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Justice and Dignity – a snapshot on TRC Calls to Action 7-10

Lead Truth and Reconciliation Commission (TRC) Commissioner Murray Sinclair has the wonderful ability to speak important truths in great one liners.  Two of those one-liners have stuck with me for  the 7 years since the release of the final report of the TRC:  education got us into this mess and education will get us out and reconciliation is a generational project.  Both of these short-zingers have inspired our long-term work in the CRC in Canada to advocate for the implementation of TRC Calls to Action 7-10 that focus on justice and equity in First Nation K-12 education.

In the notes that follow there are some details about data and accountability -so, dear reader, should you decide to dig through this stuff with me, first I’ll say thanks… but I also hope that we can remember a point here that our dear colleague Adrian Jacobs (Cayuga, Six Nations of the Grand River) reminded me of: Education is about dignity and that isn’t usually captured in a policy wonks dive into reports on data and funding.  Education, such as it was in the residential schools, was a tool for oppression that denied the dignity of Indigenous children and their families and resulted in intergenerational trauma. Justice, equity and Indigenous leadership in education has been proven to build resilience, healing and dignity in children, families and communities – which is the treasure behind the data dig that follows here.

Time and time again, Indigenous leadership for Indigenous education delivers excellent results

As Parliament comes back from its winter break (on January 31), we’ll be communicating with legislators about the progress and challenges around these critical matters of reconciliation, healing and justice  in TRC 7-10.  Here are some things we’re thinking about and acting on:

For generations now, Indigenous communities have argued that educational success in their communities depends on Indigenous leadership and community participation, provisions for culture and language learning, and stable and predictable funding.  All of these basics for justice are echoed in Calls to Action 7-10.  And the results today in Federal Government action are decidedly mixed.

On the good news front, in 2022 there was good progress in the development of agreements that support education for-and-by Indigenous communities.  Time and time again, Indigenous leadership for Indigenous education delivers excellent results in communities and regions where these agreements are operating (see for example Mi'kmaw Kina'matnewey and the First Nation Education Steering Committee in BC). So it has been good to see new agreements announced around the country (Yukon, B.C., Alberta and Ontario).  One promising sign in 2022 was the forming of the Yukon First Nations School Board. This new board is a collaboration of First Nations and the Government of Yukon.  This system includes 8 schools across Yukon and incorporates First Nation leadership in cultural knowledge, land based learning and the participation of Elders and community knowledge holders.  A core part of the success of agreements like this is stable and equitable funding as noted in Call to Action 8.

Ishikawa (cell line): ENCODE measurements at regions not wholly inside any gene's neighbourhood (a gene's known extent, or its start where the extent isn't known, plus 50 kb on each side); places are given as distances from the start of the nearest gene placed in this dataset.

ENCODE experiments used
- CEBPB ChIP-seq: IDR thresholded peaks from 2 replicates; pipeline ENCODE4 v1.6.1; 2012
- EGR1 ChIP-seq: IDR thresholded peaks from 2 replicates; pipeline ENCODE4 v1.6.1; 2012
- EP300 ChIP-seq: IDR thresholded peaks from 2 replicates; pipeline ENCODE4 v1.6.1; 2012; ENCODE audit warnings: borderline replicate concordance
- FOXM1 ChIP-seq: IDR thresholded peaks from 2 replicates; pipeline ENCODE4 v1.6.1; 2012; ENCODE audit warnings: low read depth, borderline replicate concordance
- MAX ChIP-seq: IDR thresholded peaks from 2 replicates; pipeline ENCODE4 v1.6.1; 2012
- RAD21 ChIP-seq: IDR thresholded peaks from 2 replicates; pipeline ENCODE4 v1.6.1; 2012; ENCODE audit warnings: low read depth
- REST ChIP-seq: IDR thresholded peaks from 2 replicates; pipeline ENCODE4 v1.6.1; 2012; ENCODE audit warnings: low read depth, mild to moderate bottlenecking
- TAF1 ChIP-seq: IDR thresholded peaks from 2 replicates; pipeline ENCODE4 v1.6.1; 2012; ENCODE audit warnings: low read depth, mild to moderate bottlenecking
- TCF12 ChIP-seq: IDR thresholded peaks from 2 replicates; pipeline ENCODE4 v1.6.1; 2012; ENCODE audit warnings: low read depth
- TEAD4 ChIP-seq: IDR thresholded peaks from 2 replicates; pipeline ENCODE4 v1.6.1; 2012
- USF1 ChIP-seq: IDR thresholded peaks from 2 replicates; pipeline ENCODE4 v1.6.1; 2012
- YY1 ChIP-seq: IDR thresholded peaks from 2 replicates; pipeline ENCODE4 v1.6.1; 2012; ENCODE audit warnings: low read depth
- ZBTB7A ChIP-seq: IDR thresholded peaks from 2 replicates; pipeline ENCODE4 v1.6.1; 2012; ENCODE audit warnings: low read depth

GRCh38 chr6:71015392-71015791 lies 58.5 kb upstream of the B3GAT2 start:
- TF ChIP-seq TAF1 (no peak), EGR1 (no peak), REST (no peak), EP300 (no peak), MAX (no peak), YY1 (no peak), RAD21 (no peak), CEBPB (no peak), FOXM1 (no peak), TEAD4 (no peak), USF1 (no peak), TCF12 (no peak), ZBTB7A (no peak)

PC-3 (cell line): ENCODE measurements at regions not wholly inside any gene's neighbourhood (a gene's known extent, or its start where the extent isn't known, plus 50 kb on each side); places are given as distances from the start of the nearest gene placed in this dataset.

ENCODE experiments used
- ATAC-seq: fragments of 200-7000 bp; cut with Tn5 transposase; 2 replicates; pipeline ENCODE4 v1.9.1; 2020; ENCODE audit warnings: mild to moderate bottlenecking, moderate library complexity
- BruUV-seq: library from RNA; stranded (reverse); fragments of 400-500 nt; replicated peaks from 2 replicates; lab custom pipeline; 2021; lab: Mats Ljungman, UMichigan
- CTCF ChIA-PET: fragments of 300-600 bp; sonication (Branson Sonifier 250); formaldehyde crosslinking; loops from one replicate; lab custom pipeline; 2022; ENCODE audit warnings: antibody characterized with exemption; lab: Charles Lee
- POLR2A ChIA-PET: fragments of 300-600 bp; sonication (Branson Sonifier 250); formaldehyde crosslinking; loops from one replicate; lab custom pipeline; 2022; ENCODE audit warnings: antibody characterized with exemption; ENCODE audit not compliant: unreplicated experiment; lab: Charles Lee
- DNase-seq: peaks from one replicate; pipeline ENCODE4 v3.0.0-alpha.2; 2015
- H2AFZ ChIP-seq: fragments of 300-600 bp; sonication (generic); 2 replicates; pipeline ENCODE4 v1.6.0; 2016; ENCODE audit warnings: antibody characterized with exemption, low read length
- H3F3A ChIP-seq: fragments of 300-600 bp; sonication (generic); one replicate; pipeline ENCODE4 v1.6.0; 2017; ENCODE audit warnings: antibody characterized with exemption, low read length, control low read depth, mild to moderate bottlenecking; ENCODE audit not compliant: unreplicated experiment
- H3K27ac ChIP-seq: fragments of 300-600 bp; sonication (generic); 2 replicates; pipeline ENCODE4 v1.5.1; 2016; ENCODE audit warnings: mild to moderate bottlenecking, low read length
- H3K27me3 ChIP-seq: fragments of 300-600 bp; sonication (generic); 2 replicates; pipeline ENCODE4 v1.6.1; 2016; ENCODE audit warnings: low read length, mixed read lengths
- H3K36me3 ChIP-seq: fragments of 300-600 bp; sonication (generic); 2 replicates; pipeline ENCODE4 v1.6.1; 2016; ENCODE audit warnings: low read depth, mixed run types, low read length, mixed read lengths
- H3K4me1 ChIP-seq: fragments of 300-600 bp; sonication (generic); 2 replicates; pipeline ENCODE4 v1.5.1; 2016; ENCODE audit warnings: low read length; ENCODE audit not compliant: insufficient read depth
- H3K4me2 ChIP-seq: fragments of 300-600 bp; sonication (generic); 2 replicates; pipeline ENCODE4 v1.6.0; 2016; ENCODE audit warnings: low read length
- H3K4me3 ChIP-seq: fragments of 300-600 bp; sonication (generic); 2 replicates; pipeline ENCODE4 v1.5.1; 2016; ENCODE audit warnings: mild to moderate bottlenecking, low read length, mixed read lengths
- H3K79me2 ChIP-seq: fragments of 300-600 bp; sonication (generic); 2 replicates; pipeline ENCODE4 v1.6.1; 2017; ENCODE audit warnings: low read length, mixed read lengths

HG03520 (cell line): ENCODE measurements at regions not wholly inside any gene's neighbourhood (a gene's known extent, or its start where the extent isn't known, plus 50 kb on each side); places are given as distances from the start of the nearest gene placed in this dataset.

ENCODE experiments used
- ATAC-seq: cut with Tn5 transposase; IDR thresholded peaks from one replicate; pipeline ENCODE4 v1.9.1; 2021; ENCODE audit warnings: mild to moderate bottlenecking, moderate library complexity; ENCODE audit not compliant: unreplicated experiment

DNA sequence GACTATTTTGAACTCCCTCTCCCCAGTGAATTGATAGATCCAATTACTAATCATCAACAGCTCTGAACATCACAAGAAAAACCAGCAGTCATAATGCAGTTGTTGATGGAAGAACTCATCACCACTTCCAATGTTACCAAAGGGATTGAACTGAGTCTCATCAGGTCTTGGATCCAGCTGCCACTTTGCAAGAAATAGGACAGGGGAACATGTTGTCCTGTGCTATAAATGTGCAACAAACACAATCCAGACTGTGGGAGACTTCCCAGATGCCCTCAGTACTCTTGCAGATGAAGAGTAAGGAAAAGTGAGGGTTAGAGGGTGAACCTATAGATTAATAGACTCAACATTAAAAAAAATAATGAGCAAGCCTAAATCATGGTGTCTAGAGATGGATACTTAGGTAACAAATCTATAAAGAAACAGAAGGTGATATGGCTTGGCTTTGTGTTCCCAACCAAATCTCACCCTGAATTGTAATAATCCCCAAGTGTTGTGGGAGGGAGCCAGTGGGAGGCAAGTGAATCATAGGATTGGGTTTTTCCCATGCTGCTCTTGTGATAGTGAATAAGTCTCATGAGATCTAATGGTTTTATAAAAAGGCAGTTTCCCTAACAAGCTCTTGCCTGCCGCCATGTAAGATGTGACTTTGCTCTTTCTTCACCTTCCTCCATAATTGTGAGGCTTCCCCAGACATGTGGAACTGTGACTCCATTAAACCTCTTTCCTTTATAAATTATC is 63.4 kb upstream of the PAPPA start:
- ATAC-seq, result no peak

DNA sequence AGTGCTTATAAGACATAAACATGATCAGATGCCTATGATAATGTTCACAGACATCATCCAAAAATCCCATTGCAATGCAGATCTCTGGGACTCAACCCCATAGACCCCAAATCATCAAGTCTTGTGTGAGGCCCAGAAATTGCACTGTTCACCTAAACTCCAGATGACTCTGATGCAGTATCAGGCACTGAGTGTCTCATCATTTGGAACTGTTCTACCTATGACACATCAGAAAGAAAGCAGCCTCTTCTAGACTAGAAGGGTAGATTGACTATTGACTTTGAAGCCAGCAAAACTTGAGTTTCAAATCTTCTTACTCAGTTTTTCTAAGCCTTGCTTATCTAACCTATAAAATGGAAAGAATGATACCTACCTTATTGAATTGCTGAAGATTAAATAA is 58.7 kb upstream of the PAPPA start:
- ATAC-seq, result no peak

It is disappointing that the low-hanging fruit of basic data reporting is not yet accomplished.

So when it comes to funding, in 2016 the government set a wonderful sounding aspiration of transformation in Indigenous Education that came with a significant new funding envelope ($2.6 billion).  However the adequacy of this funding is not yet clear.  In 2016 and 2018 the Parliamentary Budget Officer and the Auditor General reported significant weaknesses in government information on the actual costs of First Nation education delivery and assessments of the adequacy of funding for the fulfillment of Calls to Action 7 and 8.

As 2023 begins the aspiration for transformation in education is incomplete and even floundering.  A key benchmark for Call to Action 7 is grade 12 graduation rates on reserve. The last three annual results reports from Indigenous Services Canada (ISC), show that graduation rates are slipping -  from 40.5% in 2018-19 to 36.8% in 2020-21 (the last available report).  This compares to a national average of 84% in 2019-20 (Statistics Canada). 

Leaders in Indigenous education policy reform also report that there is a data gap on deeper details that would allow First Nations and the ISC to fulfill the annual progress report requirements of Call to Action 9 and to assess the adequacy of education funding (as related to call to action 8).  Good information that is accessible builds trust, accountability and the opportunity to focus resources for educational success. Therefore, it is disappointing that the low-hanging fruit of basic data reporting (Call to Action 9) is not yet accomplished.

Justice and equity in First Nations education is critical for reconciliation and we recognize that it is a long-term journey. For this reason the Centre for Public Dialogue has been bearing witness to Indigenous perspectives on transformation in Education for the last decade and we will continue to do so in this coming session of Parliament. It’s about justice and dignity.

Take action for reconciliation.

Photo by Tim Mossholder on Unsplash


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